College graduates or young adults starting out on their own don't have to worry about not having health insurance thanks to the Affordable Care Act, which allows them to remain under their parents policy until the age of 26.
Beginning on or after Sept. 23, health insurance agencies that offer dependent coverage to young adults under their parent's policies must continue to offer the same coverage to children until they've reached 26, provided that the child does not have a job that offers health insurance. This extension applies to a young adult even if he does not live with his parents, is not a dependent on his parent's tax return, or is no longer a student.
Several health insurance providers in West Point have already implemented this new policy, including Galloway, Chandler and McKinney Insurance. Kyle Chandler, partner in GCM, said this extension decreases the high rate of uninsured young adults and helps them get the medical attention they need without worrying about not being able to afford it.
“If they're in school or out of school and having a hard time finding a full time job that offers health insurance, they can still have coverage, which before hand they would not have been able to keep,” Chandler said. “It gives them a little more time to get established and makes them feel freer knowing they have coverage.”
The Affordable Care Act, which was signed into law March 30, 2010, states that all eligible young adults have an opportunity to enroll for plan or policy years beginning on or after Sept. 23 regardless of whether the plan or coverage offers an open enrollment period. The enrollment opportunity and a written notice must be given to the insurance provider no later than the first day of the first plan or policy year beginning on or after Sept. 23.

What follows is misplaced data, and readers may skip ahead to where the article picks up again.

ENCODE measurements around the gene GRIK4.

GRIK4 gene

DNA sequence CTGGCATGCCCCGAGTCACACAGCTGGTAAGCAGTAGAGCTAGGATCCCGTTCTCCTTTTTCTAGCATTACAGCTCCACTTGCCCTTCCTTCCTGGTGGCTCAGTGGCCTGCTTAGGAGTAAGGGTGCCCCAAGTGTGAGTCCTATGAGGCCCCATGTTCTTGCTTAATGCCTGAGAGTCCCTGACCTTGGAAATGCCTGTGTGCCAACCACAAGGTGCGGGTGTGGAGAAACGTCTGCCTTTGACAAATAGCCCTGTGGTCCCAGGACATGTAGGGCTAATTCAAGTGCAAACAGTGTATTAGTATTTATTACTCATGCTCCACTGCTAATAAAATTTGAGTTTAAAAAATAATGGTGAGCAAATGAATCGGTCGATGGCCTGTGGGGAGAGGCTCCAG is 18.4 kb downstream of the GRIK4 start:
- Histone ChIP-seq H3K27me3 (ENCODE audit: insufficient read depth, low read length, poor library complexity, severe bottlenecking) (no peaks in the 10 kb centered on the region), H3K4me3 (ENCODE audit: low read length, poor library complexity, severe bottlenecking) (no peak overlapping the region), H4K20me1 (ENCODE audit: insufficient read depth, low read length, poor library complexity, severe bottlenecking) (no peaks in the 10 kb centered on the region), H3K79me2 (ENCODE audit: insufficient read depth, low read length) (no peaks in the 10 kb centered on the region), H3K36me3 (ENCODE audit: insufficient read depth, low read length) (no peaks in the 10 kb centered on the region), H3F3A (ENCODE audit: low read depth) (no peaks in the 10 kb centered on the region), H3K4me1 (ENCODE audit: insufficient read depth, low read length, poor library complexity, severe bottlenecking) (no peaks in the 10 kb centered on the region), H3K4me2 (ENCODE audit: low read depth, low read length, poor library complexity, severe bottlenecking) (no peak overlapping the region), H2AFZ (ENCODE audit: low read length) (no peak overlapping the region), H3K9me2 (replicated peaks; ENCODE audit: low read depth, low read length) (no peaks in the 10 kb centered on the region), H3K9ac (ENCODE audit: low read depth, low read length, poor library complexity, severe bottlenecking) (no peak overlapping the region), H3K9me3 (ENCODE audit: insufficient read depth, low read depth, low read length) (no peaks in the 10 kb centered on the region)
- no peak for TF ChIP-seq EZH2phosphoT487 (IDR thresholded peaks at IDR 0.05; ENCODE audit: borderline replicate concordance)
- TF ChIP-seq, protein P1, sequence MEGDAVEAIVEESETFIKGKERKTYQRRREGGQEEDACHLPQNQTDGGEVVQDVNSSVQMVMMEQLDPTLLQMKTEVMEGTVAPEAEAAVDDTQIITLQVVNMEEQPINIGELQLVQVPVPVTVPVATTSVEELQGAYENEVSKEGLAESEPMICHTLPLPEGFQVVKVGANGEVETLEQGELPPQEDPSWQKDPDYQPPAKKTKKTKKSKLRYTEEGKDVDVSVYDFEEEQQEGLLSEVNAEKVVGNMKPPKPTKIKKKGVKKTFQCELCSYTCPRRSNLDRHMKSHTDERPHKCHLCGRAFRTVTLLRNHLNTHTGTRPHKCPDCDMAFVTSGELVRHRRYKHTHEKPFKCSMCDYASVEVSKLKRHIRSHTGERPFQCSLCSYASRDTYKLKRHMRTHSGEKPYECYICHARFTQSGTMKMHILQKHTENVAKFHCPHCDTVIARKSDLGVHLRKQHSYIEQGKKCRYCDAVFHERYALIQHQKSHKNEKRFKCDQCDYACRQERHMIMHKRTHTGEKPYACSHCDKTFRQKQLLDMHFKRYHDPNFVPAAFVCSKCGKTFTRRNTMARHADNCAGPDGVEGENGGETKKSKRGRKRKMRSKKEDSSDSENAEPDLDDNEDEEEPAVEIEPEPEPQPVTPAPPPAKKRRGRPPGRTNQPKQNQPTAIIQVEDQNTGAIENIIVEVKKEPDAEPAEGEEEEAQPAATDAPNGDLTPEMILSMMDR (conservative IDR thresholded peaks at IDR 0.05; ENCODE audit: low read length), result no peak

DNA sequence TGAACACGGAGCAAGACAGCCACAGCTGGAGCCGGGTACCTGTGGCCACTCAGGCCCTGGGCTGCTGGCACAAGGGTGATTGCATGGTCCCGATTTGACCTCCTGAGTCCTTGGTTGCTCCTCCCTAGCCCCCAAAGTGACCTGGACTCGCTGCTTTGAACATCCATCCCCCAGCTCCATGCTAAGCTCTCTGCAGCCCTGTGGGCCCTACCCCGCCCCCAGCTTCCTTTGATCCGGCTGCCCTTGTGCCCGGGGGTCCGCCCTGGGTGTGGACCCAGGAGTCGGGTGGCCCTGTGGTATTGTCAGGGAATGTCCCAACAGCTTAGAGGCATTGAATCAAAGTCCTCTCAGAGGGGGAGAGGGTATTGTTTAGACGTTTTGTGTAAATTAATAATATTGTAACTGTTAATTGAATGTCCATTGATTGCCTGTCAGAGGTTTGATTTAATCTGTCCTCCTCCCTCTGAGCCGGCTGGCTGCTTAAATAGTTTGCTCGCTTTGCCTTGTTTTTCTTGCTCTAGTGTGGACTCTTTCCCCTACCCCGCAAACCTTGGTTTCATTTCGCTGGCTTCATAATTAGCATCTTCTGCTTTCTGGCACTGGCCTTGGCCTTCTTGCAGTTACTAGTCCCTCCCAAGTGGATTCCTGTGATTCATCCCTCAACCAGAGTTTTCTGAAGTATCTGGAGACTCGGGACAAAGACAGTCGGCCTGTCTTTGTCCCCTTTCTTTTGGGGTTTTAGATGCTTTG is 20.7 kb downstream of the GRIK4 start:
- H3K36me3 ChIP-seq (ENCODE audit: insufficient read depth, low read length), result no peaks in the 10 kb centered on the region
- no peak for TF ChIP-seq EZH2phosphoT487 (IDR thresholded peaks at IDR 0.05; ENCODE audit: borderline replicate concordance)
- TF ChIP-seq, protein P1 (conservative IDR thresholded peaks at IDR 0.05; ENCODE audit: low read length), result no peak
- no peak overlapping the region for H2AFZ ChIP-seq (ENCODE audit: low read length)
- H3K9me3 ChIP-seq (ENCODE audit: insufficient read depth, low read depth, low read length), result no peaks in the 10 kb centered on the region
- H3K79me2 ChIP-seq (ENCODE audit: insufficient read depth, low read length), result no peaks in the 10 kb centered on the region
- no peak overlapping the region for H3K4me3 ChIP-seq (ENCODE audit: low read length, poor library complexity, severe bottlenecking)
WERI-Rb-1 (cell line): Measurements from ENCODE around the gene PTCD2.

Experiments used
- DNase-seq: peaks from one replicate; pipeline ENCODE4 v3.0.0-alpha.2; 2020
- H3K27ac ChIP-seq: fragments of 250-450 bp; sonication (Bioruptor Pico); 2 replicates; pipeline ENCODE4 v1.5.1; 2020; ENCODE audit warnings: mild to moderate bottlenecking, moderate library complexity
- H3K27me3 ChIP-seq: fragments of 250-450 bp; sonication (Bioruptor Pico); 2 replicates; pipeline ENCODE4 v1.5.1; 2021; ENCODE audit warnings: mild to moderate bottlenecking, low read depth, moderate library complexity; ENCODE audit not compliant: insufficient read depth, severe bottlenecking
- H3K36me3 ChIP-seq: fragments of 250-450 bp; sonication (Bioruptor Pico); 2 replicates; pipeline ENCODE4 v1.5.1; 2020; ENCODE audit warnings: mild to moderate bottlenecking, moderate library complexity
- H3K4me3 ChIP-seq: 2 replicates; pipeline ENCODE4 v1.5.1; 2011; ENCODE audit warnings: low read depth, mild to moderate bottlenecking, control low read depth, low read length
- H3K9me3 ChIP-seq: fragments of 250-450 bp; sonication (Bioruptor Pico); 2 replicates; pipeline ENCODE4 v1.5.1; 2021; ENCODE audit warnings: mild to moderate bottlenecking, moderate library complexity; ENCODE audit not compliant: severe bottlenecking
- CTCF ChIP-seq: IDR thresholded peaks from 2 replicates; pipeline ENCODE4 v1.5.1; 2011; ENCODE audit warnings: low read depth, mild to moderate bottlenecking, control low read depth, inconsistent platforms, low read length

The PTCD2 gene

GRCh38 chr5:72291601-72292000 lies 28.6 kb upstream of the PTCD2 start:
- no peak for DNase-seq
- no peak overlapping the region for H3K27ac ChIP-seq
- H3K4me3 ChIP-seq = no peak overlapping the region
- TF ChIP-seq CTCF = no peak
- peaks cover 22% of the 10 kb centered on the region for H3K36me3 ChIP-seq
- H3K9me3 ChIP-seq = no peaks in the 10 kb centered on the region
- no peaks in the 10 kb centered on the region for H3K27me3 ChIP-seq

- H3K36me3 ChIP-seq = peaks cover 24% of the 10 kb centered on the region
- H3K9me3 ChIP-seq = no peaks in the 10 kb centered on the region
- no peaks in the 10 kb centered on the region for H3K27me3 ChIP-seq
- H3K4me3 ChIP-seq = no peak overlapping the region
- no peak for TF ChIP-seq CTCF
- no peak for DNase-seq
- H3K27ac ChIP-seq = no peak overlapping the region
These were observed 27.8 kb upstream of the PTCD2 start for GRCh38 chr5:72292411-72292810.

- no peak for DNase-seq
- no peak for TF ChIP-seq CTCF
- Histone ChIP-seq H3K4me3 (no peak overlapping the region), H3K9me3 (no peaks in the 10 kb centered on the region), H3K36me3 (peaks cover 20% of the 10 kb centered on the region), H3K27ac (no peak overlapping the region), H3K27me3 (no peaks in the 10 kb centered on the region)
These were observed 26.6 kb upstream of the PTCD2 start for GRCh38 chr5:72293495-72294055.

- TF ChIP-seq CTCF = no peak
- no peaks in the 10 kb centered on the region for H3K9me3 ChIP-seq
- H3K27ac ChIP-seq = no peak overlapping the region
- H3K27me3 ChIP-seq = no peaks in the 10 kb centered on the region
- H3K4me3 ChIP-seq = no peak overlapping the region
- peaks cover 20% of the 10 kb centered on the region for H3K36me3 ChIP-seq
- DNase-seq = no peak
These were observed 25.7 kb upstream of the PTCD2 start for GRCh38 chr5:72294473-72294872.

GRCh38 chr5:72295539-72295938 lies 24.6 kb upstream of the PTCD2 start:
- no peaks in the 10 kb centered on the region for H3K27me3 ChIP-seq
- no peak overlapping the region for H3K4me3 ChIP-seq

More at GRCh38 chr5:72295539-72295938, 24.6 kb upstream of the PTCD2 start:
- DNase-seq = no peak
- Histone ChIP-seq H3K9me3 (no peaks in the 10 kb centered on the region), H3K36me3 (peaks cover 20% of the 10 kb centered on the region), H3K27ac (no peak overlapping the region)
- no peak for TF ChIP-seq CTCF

Before the Act was signed, many insurance companies removed young adults from their parent's insurance plans after they reached a certain age, which contributed to the fact that 30 percent of young adults are uninsured- a higher rate than any other age group. Young adults also have the lowest rate of access to employer-based insurance because of entry-level jobs, part-time jobs or other factors that go along with entering into the job market for the first time.
One in six young adults has a chronic illness like cancer or diabetes, and Chandler said this new policy will encourage them to visit the doctor whom they may not otherwise see without health insurance.
“They can do a lot more preventative care, annual physicals and have more access to health care which would hopefully help them to identify a problem at an early stage,” Chandler said.